Lil Nas X on queer style, Gaga inspiration and her pride-themed collection with UGG
Fashion trends can come and go, but self-love is always in fashion. To celebrate identity and creative expression, Lil Nas X has partnered with UGG and the Pacific Pride Foundation for their #UGGPride campaign. It’s a new era in his life, says Lil Nas X, who was pretty busy before Pride – not only did he prepare his next album, and put on a performance on SNL, he was also one of the featured hosts of this year’s Pacific Pride “PROUD Prom”, a virtual event with local and allied LGBTQ + youth from Santa Barbara and coastal communities in California.
The partnership with UGG made sense to him, says the two-time Grammy winner, because he always cared about style. But the rapper says it wasn’t until recently that he fell in love with the art of fashion, and teaming up with UGG was the natural progression of his career and identity. Having previously spoken about the challenges of stepping out into the music industry, even as the landscape for LGBTQ + artists changes, being a pride ambassador with this campaign now feels “pretty awesome,” he says. Rolling stone.
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In addition to the “PROUD Prom” (sponsored by UGG), the company is also launching a limited edition collection of all kinds of footwear and apparel in pride-inspired colors, like the Disco Stripes Slide (see below). For every pair of Disco Stripe slides sold, the brand will donate $ 25 to GLAAD, up to a guaranteed maximum donation of $ 125,000.
Lil Nas X talked to Rolling stone about his new collaboration, tips on ditching perfectionism and how this next single is his most real (while keeping that signature surreal style).
When I think of UGG boots, it gives me a lot of nostalgia for the 2000s. Especially when I think of Paris Hilton, Nicole Richie and the celebrities who wore them back then. When did you fall in love with fashion?
I fell in love with fashion much later in my life. Maybe 2016, 2017-ish? At first I was like, ‘Oh, these are just clothes.’ [But] now I understand all the art behind it. When it comes to UGG boots, I’ve always loved them, even since college. But I couldn’t afford them until I found a job.
Is that why you wanted to collaborate with UGG for Pride Month?
I wanted to enter this new era of my life, of my career and I said to myself: “it’s perfect.” Like, a perfect collaboration, especially with Pride Month approaching. I have never seen anything like this happen to me, not even a year ago.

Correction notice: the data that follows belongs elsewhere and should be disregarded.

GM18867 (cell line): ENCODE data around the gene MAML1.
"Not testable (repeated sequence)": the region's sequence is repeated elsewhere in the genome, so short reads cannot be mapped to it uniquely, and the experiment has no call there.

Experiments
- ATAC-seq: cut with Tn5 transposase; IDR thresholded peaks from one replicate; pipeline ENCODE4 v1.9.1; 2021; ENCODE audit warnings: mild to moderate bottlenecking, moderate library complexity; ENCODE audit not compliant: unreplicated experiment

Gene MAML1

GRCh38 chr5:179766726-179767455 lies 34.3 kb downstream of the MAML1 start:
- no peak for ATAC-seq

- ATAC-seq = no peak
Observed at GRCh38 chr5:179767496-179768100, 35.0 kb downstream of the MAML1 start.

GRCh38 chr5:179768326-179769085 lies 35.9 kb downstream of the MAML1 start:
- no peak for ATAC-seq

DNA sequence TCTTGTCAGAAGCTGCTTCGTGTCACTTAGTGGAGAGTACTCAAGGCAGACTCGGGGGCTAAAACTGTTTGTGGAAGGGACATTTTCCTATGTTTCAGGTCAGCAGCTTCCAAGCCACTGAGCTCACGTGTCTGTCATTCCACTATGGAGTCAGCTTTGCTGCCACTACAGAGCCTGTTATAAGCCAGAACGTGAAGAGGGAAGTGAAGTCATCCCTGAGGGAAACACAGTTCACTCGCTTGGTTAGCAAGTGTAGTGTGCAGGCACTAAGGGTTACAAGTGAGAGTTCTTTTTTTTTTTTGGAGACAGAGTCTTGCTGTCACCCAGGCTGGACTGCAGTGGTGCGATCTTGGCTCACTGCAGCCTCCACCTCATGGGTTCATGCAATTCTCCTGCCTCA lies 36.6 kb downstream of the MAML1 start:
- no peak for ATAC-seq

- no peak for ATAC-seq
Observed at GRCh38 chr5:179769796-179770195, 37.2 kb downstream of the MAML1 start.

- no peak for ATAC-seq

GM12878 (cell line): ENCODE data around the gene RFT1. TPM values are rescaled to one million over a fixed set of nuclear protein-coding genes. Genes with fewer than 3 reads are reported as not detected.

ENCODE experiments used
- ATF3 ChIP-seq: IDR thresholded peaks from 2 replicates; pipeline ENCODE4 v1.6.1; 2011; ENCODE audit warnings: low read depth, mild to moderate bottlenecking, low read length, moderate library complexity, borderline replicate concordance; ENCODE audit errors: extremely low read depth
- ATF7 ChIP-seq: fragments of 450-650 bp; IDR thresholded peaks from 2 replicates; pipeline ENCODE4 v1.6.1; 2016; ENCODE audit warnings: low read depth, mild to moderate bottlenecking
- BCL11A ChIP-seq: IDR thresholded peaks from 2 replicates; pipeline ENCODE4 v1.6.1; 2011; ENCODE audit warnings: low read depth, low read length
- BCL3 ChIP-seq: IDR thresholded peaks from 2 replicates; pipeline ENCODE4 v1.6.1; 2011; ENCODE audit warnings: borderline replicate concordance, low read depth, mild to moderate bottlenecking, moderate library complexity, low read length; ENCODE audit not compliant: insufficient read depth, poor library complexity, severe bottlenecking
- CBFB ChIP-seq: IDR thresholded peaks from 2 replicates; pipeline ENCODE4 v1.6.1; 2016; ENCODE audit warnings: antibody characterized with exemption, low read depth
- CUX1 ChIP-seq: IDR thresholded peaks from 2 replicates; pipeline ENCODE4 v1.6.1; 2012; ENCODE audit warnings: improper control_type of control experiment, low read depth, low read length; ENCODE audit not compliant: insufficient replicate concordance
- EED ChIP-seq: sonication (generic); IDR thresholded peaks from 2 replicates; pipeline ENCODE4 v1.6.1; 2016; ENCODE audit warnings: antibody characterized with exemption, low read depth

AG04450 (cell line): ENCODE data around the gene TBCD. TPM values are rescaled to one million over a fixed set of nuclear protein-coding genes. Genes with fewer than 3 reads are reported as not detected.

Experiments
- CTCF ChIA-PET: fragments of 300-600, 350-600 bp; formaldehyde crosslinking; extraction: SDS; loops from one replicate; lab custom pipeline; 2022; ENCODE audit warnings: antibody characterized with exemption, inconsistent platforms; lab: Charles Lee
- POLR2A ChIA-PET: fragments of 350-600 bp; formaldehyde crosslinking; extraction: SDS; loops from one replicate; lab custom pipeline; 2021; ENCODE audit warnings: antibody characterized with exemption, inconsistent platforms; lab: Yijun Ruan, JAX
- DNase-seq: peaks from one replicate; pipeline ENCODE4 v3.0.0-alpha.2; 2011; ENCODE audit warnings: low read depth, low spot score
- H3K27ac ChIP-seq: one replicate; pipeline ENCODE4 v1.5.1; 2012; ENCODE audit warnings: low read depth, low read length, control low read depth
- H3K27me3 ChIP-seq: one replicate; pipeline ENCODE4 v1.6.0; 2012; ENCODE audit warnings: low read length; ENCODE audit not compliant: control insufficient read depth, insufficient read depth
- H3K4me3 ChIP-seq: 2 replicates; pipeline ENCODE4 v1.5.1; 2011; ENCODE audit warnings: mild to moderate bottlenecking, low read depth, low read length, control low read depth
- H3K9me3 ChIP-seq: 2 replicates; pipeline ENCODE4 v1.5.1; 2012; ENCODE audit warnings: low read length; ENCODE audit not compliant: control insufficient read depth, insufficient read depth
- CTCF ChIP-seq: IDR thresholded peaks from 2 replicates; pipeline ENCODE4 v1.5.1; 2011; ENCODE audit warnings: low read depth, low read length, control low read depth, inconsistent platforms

Speaking of your career, you recently tweeted about your upcoming music video for “Sun Goes Down” where you said you would go back in time to visit “A Younger Version of Me Struggling Inside , hates himself and doesn’t want to live anymore. ”What advice would you give to those who have trouble expressing themselves creatively?
Put your best foot forward and let the rest fall into place. It’s not so much about focusing on perfection. The idea of perfection is just a facade. I feel like if you’re doing something to the best of your ability, it’s already perfect. If that’s the best you can do, if that’s what you choose to put at 110%, it’s already there. You are already there. It’s not about the idea of perfect where you try to compare yourself to someone else.
You’ve said before that you have doubts about anything you’ve released in your career, but not with that next single, or the album. What do you think has changed for you?
Much my confidence. And learn that lesson about perfection that I just mentioned, about doing my best. That’s really what I tried to do with this album. I feel like I’m finally in the right place where we put the finishing touches. I feel so happy every time I listen to it and I’m like, “Holy shit. Like, I created this. That being said, I know I believe in this, I have confidence in this process. I will give my all to make sure everyone on planet Earth hears this.
You are extremely detailed, not only in your music, but in your attention to the visuals of your clips. How then would you define your visual aesthetic as an artist?
My visual aesthetic is constantly evolving. But a recurring theme in my work would always be surrealism or futurism. I really like to mix reality with imagination – I guess that’s my “thing”. But for [the music video for] “Sun Goes Down,” I kept that kind of feeling to a minimum, because I wanted it to be very real. But you still have me in a meditative state, where I go to this purple world where it’s like my future and my past all existing in one place. I hover over it and go beyond me, and try to raise it.
What do you think the future of fashion and even queer style will look like?
[Laughs] Honestly, I couldn’t answer that. With things as they are, especially with the Internet, everything changes so much and so quickly. Even just in 24 hours online. Things are so unexpected that I don’t even think I can imagine what people will be wearing.
Looking back, is there anyone whose creative legacy inspires you?
There is no one I aspire to be exactly like. But someone whose style I found really awesome – beyond awesome, in fact, whose style was really interesting was Lady Gaga. Everything she did was very camp, and very present, especially at the time.
So, are you doing anything special for Pride in a few weeks?
I think I could stop at a few parades, if they have any. I could visit friends, and maybe some other special things that I can’t talk about yet [laughs].
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